Chewbacca Legs on the Appalachian Trail, Andy’s Take on my Gear List

While discussing the essential gear I need to take on the trail, and keeping in mind that I have to carry all of it, I told my son I wasn’t going to take a razor. Why would I shave my legs at all? I’m going to be free in the great outdoors, and there is no audience I could offend with lycanthropic legs. He responded.

My son, Andy, AKA Willis, has a very warped sense of humor, which might be indicative of his upbringing. Anyway, in his humble opinion I should definitely take a razor. Why? Reasons are varied; he tries to look at all angles. First, he is afraid that I will summit some mountain and fellow hikers will mistake me for Chewbacca. If they are Star War’s fans, I might get kidnapped and taken to some convention in Las Vegas. Cryptozoolists might mistake me for a female bigfoot, and the Smithsonian would no doubt want me on ice. Star War’s enthusiasts might also think I’m an Ewok, since I’m short. Another convention kidnap. He isn’t afraid other humans will think I’m a Hobbit, because they aren’t real and they don’t wear hiking boots from REI.

He isn’t the least bit afraid for me, for ANY other reason. After all, I did live in Baghdad during the war. He is not afraid I will get lost, or tumble off the summit of Katahdin. He knows I have the gear to purify water. He helped me choose a bug net so he isn’t afraid of West Nile Virus. He is afraid; however, that I will look like Chewy.

Andy is my eldest son. He is currently in college and lives with me. You could say one of his favorite hobbies is tormenting me. He notices when I put my keys in the refrigerator. He laughs when I get lost in the town I was reared in. He remembers where I put absolutely everything because he knows he will have to find it. He also has a remedy for when I truly get on his nerves.

There is a newspaper ad, believe it or not it is true, for a free haircut when you place a family member in a particular nursing home. I’ve seen the ad; it is real. Anyway, when Andy gets a little frustrated with me, he has a habit of asking me, “Mother, do you want me to go get that free haircut?”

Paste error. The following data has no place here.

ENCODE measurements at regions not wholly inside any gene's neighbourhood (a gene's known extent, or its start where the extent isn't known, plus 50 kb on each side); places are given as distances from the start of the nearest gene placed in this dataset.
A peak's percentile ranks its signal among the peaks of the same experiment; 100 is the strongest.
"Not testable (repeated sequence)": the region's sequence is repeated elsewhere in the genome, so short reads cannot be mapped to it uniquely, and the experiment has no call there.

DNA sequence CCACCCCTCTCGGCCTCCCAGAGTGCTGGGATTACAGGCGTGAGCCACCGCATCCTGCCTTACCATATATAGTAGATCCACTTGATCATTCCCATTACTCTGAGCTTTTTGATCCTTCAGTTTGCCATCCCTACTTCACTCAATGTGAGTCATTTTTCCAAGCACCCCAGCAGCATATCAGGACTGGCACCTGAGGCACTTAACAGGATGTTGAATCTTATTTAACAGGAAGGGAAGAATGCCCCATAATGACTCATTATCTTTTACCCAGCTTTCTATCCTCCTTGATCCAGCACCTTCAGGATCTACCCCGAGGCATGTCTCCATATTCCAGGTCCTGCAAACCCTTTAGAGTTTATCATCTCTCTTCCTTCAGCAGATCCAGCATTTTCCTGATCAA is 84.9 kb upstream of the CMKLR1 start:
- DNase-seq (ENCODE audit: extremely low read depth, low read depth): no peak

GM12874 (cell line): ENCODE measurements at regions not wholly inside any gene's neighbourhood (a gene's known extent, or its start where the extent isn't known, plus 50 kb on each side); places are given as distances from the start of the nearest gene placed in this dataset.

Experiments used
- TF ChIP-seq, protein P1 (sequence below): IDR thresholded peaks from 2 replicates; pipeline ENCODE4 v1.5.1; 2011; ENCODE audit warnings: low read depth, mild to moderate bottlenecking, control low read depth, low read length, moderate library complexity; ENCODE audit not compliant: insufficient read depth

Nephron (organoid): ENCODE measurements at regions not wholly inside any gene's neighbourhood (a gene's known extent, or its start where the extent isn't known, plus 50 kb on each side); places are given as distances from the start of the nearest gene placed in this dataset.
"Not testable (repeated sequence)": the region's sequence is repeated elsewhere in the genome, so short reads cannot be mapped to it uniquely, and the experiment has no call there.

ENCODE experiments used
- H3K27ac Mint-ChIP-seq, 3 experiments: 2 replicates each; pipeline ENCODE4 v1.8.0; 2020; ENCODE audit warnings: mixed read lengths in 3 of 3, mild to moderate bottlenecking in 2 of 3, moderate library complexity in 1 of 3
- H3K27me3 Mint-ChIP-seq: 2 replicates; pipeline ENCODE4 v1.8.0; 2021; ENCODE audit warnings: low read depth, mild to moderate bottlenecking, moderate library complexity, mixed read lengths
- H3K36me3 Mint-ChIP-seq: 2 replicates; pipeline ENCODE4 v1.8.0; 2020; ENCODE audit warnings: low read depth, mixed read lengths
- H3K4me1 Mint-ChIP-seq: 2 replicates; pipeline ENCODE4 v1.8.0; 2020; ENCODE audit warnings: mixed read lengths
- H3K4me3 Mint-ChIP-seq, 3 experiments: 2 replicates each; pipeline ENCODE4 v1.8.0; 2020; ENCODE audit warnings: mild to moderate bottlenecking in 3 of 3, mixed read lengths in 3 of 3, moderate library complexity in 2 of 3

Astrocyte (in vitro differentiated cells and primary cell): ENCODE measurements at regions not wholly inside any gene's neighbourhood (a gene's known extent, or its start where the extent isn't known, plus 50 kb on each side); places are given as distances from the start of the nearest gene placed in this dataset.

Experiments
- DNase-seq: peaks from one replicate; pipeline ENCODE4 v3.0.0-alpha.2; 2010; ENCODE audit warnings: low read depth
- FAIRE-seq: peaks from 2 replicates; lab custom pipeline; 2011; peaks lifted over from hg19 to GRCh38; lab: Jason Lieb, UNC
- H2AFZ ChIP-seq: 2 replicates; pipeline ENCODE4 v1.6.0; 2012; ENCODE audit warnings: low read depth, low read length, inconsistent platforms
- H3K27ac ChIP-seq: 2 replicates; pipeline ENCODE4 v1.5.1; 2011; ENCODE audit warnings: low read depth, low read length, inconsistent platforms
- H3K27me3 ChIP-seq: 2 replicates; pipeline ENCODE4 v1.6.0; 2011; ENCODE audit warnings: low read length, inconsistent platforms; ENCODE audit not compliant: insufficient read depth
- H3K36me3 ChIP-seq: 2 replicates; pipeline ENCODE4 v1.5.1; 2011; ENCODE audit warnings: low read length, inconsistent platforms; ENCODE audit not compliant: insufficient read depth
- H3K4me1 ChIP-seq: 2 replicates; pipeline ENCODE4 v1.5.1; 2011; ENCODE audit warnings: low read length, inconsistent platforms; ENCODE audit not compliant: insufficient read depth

He will be glad to be rid of me for a while, but how do I know he isn’t worried?

Every piece of gear I have, he has tested. Even when my water purification system came in, he immediately poured tons of dirt in a water pitcher, filled it to the brim, and started pumping water in my brand-new Nalgene bottle. Then, he inspected it and tasted it himself. He knows it works.

I couldn’t afford a GPS, so he ordered all the maps of the AT, from Katahdin to Springer. He made sure he not only had my itinerary, but a PDF of my guidebook. He chose my cell phone. He bought my solar charger and made me demonstrate that I can use it.

He made sure I know how to tie the right knots.

He cinched up all the parts on my backpack to make sure it fit correctly. He checked zippers. He took my paracord for my bear bag and threw it, hanging my food in the tree in our front yard.

He ordered me “not to graze on the trail,” and to drink enough water.

He showed me how to use my trekking poles as a weapon.

Andy and I have switched roles. He is more like the parent and I am more like the child; however, I know I called him names, but I don’t think I ever called him Chewy.


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